Your algorithm breaks on this line:

RLE Packet: 111110 010101 (3F + 15)

The buffer should be filled after this packet. Now, let's count that out. The width is 0x05. The height is 0x05. Therefore, there are 5 rows times 5 columns per row of 8 bytes each times 4 bit groups per byte => 05 * 05 * 08 * 04 = 0x320.

Now, I counted the bit groups (in your print-out) up until the RLE packet above had passed and got exactly 0x320 bit groups. Therefore, RAM2 is full and the in-between interpretation (or "composition type" whatever) mini-header starts.

cYa,

Tauwasser

Last edited by Tauwasser (2011-01-31 00:58:25)

Offline

#5 2011-01-31 01:58:03

stag019
Idea Killer
Registered: 2011-01-05
Post 4/630

Re: Yet another pointless RBGY sprite compression thread

Tauwasser wrote:

Just FYI, I always have a debugger running, executing this menial task so I can easily compare stuff. It's better than counting your own text file by far.

Well that's a good thing then, that way I'm sure your comparisons will be accurate. If I had a little more knowledge of Z80, and knew how debuggers really worked, I could do that too. Unfortunately, I don't think I have the patience or time to learn it. At least not at this point in my life.

Anyways, I think I got it to load each RAM correctly now. 6 is still RAM2, 7 is RAM1. Now from here, I'm supposed to use one of the three methods (according to my script, method 3). Is all of this right so far?

But how do these methods work now? Go through a few times for one (or both) of the RAMs so I can see how it's done.


You can try to hide yourself in this world of pretend; when the paper's crumpled up, it can't be perfect again.

Offline

#6 2011-01-31 17:38:48

Tauwasser
Member
Registered: 2010-10-16
Post 96/447

Re: Yet another pointless RBGY sprite compression thread

Actually, I'm not sure what it does semantically as well. Basically, if you implement just the table look-ups along with the look-behind switching, you will be good. If you find out what sense it actually serves, be my guest to explain it.

Basically the thing that they did is to split the bit planes into planes that contained large strings of zeros since this is a zero suppression run length encoding. However, how they got to those formulas, I'm not sure. One seems to be straightforward the separate bit place-values, one seems to be an inverted bitplane (the XOR part anyways). However, the look-behind table switching...

cYa,

Tauwasser

Offline

#7 2011-02-01 19:29:52

stag019
Idea Killer
Registered: 2011-01-05
Post 5/630

Re: Yet another pointless RBGY sprite compression thread

Okay, but I still don't get how to use any of the table look-ups...
My script says to use method 3.
That says to take 2.RAM (which in this case is RAM1) and use the first method as if there was no mirroring.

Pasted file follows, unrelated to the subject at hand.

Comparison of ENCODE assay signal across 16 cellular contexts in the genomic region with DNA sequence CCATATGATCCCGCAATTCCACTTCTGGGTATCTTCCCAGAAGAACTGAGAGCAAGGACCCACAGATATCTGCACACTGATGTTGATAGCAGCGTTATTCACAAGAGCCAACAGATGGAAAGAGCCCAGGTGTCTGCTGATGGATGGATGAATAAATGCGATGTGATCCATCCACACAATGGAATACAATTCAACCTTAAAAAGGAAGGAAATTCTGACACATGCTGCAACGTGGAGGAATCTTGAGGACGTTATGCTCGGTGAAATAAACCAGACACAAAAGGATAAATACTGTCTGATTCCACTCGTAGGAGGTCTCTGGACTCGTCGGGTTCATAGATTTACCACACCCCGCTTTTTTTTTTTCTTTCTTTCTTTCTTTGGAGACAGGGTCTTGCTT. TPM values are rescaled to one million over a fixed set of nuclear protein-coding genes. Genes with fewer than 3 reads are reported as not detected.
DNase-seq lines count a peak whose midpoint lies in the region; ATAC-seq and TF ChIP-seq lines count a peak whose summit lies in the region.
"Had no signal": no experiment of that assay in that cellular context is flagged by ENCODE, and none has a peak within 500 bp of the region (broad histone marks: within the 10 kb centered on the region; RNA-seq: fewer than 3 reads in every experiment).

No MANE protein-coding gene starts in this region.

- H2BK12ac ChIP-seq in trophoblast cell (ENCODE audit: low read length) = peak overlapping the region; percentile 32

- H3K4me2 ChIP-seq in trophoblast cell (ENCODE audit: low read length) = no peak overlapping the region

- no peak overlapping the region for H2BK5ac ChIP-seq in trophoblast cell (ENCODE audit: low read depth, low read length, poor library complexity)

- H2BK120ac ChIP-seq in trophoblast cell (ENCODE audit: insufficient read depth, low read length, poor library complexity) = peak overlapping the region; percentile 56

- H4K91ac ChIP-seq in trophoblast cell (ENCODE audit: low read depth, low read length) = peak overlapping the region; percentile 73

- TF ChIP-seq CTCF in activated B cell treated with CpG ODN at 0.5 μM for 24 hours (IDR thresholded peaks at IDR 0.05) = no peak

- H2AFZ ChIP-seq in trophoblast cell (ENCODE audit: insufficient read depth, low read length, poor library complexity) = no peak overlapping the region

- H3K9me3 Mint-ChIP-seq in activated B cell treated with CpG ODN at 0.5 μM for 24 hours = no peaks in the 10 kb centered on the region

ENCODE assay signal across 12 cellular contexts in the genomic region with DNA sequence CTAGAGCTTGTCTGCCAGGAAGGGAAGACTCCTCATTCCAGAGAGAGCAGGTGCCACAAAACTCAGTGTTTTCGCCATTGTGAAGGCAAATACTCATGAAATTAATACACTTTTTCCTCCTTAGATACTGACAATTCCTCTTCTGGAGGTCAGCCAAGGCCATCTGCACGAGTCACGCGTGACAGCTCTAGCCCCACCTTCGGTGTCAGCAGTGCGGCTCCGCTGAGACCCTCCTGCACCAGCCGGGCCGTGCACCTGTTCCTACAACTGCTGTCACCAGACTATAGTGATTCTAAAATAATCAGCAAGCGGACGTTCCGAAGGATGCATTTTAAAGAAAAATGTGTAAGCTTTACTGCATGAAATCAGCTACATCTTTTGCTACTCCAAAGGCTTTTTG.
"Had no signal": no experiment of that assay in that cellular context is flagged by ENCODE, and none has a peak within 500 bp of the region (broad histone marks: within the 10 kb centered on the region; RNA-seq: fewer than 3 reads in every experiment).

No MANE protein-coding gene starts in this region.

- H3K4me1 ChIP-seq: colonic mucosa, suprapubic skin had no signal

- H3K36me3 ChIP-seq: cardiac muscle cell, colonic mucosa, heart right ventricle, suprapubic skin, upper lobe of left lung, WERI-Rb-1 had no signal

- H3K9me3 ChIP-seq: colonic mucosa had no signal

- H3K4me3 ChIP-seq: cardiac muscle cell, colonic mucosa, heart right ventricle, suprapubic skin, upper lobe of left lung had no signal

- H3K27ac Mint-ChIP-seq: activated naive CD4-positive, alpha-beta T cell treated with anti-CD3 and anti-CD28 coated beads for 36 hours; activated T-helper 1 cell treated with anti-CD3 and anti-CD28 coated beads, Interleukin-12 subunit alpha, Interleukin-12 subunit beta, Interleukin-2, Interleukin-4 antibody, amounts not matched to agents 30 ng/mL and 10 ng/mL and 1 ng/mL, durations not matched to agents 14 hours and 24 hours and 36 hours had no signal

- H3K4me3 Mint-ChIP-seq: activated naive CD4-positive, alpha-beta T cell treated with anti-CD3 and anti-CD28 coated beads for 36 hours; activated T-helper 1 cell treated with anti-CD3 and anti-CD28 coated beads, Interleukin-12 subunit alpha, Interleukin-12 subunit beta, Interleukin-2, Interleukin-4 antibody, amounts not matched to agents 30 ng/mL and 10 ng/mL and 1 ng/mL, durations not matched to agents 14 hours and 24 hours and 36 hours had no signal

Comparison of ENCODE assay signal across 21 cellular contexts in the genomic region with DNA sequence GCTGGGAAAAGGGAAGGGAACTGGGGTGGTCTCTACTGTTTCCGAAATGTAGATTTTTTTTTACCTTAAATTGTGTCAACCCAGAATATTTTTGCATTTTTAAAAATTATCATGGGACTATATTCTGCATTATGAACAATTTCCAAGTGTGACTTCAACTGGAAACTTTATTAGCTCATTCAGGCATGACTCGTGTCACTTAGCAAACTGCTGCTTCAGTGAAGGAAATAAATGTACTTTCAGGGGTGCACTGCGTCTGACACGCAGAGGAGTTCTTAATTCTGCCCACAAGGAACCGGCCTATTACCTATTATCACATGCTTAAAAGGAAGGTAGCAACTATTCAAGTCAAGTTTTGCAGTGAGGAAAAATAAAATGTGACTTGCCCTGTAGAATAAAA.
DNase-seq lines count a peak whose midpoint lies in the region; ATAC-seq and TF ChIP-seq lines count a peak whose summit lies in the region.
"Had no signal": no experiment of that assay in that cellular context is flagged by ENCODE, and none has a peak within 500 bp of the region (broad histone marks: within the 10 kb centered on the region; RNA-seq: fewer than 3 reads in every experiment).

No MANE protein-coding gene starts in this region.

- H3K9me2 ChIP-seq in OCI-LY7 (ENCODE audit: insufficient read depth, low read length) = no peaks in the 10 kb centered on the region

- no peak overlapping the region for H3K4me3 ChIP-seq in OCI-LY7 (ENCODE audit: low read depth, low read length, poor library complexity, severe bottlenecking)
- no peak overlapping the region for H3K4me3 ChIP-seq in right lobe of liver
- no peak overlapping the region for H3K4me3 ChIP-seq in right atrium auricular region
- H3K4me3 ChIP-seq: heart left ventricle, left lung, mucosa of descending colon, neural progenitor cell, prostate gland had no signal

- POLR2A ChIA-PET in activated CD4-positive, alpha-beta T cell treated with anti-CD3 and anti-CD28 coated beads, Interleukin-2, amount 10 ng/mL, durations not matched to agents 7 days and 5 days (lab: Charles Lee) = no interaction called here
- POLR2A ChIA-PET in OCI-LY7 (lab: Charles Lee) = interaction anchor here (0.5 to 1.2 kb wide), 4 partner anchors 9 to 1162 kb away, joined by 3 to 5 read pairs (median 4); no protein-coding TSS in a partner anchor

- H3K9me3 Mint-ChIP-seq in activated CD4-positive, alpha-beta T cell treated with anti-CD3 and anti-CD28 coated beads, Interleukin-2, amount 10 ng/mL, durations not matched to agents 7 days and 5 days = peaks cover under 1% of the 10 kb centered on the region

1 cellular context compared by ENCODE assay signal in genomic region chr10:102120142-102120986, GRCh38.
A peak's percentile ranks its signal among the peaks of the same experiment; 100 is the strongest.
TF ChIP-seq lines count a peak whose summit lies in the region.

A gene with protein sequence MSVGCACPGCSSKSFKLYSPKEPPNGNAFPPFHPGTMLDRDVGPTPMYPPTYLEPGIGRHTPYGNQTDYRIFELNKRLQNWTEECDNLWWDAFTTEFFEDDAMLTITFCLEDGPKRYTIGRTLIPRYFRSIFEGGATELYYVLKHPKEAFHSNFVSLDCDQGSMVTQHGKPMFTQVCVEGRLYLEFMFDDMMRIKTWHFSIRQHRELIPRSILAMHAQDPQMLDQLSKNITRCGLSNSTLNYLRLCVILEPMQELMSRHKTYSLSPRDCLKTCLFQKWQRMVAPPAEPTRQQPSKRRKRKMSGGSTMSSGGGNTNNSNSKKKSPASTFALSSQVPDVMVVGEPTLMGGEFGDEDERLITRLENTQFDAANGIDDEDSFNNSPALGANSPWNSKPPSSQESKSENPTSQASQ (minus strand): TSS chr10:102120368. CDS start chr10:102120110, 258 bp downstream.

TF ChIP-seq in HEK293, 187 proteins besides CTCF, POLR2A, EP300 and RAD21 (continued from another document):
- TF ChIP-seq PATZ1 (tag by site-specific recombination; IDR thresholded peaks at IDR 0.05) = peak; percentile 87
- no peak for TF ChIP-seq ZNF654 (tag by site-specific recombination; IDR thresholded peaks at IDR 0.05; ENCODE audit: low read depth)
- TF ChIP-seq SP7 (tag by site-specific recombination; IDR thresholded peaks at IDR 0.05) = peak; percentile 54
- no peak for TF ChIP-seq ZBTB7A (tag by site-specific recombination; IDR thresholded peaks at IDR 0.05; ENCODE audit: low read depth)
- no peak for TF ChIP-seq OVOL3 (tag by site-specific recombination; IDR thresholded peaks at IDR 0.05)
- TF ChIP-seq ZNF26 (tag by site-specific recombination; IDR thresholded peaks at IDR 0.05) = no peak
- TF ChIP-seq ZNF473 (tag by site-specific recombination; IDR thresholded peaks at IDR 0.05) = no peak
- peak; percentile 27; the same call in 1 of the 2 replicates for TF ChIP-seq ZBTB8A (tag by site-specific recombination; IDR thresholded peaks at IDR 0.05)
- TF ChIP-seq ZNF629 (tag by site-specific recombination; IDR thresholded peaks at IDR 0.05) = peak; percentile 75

So like, after the first set of 0s, there's this:
1011 0100 0000 0100
Which turns into something like...
(5)1 (2)0 0(0) 2(0)
Which then, if I'm using table one, turns into:
C6 16
Or if I'm using table two, it turns into:
39 E9

...I get the feeling this isn't right.


You can try to hide yourself in this world of pretend; when the paper's crumpled up, it can't be perfect again.

Offline

#8 2011-02-01 21:46:56

Sawakita
Administrator
Registered: 2010-10-16
Post 85/364

Re: Yet another pointless RBGY sprite compression thread

I have a question (ah, this compression has always been my nemesys, and, I fear, will always be). When it's done with compression it could happen that bits aren't perfect module of 8, so it could happen that the last byte of compressed data requires some sort of padding.

So my question is: is this last byte padded from low to high or from hig to low?
For example if 4 (set) bits remain, will the padded byte be "00001111" or "11110000"?

Offline

#9 2011-02-02 00:18:33

Tauwasser
Member
Registered: 2010-10-16
Post 99/447

Re: Yet another pointless RBGY sprite compression thread

Sawakita wrote:

So my question is: is this last byte padded from low to high or from hig to low?

It reads from hi to lo, so padding would naturally be on the lower end.

stag019 wrote:

there's this:
1011 0100 0000 0100
Which turns into something like...
(5)1 (2)0 0(0) 2(0)
Which then, if I'm using table one, turns into:
C6 16
Or if I'm using table two, it turns into:
39 E9

...I get the feeling this isn't right.

Actually, it would seem that you're still not composing the data right. At least I couldn't find this in the buffer that the game has resulting from mere interpreting the data (without adding the LUT call).